University of Washington students organize medical care for Tent City 4
December 27, 2011
By Warren Kagarise
The community often donates clothing and food to Tent City 4, and a group of University of Washington public health graduate students is organizing medical care for the homeless encampment’s residents.
Tent City 4 settled in the Community Church of Issaquah parking lot in late October. The encampment — home to up to 100 homeless adults — is due to remain on the site until Jan. 21 before relocating to a Kirkland church.
The students plan to offer the medical care Jan. 14 and, in the meantime, continue to seek donations of medical supplies, and doctors and nurses as volunteers.
How to help
University of Washington public health graduate students organized a medical care day for Tent City 4 residents Jan. 14. Email TC4donations@gmail.com to learn more or to schedule a donation. Organizers need the following items:
“I want to see everybody at Tent City who needs some kind of medical attention get it that day,” UW public health student Angie Wood said.
The medical outreach comes after Issaquah-based International Smile Power and local dentists teamed up last month to offer dental care to Tent City 4 residents.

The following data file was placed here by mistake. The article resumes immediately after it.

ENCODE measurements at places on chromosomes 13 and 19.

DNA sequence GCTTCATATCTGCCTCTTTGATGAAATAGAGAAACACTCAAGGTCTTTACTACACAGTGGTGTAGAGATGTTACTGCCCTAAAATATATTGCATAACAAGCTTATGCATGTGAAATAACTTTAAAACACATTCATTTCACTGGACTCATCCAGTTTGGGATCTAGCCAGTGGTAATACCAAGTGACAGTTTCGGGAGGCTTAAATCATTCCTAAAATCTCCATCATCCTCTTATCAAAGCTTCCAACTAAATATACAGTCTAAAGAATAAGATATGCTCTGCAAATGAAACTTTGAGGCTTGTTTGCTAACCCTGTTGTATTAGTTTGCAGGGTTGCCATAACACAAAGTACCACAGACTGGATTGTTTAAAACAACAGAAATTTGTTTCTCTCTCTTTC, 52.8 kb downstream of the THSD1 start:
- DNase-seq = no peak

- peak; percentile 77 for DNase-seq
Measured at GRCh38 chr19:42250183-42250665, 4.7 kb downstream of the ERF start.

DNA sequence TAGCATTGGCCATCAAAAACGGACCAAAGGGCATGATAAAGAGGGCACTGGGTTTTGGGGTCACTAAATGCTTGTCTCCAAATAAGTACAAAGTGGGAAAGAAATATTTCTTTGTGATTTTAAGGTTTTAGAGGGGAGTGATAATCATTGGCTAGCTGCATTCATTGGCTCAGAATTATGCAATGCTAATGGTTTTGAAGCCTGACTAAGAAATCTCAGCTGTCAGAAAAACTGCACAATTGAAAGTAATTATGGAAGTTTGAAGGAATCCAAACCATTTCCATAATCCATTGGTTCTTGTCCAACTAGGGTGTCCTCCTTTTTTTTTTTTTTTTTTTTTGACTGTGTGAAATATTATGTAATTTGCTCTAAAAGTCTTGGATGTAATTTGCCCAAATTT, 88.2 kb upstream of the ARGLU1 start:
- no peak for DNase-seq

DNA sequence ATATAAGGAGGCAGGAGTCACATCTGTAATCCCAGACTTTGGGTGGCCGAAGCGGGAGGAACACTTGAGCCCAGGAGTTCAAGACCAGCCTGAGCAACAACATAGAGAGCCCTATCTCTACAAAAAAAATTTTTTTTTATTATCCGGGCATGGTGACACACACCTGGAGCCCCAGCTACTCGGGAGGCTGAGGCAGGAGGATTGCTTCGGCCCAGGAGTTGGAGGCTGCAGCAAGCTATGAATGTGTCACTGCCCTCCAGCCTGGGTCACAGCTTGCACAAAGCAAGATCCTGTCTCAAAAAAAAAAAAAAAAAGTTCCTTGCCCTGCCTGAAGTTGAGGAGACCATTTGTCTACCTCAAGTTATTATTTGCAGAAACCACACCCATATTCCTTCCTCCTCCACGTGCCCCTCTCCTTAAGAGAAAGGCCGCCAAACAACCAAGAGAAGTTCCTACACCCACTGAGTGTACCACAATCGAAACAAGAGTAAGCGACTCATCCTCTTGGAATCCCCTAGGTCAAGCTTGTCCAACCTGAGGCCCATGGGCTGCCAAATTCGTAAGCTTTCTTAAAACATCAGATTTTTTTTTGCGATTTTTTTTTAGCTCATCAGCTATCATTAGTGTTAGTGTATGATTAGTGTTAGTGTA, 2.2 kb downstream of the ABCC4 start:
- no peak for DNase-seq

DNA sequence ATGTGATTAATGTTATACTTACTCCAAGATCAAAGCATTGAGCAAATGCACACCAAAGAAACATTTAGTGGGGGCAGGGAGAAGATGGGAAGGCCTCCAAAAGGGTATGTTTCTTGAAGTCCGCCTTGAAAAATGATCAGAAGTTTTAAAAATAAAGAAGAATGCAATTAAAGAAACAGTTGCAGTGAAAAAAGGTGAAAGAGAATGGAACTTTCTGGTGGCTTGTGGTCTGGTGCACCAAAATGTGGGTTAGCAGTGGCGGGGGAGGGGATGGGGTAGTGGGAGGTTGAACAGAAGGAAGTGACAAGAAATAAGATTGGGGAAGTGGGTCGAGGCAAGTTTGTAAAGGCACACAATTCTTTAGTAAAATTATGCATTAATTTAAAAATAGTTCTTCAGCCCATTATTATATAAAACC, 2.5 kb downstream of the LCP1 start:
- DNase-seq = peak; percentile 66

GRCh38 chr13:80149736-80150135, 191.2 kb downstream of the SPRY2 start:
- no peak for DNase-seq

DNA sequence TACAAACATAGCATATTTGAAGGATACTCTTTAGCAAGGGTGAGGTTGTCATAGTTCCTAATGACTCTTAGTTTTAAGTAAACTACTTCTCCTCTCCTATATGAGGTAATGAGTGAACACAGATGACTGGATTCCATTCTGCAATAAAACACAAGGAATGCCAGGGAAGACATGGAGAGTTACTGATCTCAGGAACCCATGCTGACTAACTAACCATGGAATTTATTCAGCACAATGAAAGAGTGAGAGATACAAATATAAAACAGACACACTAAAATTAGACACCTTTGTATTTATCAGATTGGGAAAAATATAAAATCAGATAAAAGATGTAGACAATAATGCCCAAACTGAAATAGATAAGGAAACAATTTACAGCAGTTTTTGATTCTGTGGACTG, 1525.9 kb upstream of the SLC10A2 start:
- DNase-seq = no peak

“It’s really wonderful to see the community come together and give people what they need,” Wood said.
Such programs offer residents in Issaquah and other cities a chance to meet and learn about Tent City 4 residents.
“It’s really impressive and inspiring to see people taking on that much,” Wood said. “It was really wonderful getting to know people. They’re so open to talking with the community.”
Wood, alongside students Ashraf Amlani, Patricia Atwater and Barbara Obena, organized the event to foster links between the UW and the community.
“We knew that the UW has a lot of resources in the area of experts and a lot of medical expertise, so I thought that was probably doable,” Wood said.
Organizers said the date chosen for the medical event is deliberate. Hectic days precede the encampment’s relocation to another house of worship.
“We put it specifically on that date to give us enough time to put together as many services as we could and leave time for their move,” Wood said.
The students praised Tent City 4 and Tent City 3 — a Seattle counterpart to the Eastside encampment — for attracting attention to homelessness and offering a resource to people in need.
“It improves visibility without increasing stigma, which I think is fantastic,” Atwater said.
The campsite features 24-hour security. Organizers conduct warrant and convicted sex offender checks on potential Tent City 4 residents, and do not admit offenders. The camp bans alcohol, drugs and guns from the premises.
Most residents depart the encampment during the day and head to jobs or to search for employment.
“It clears up a lot of misconceptions about who is in tent cities,” Amlani said. “That was one of the most eye-opening experiences for me when I first went and visited Tent City.”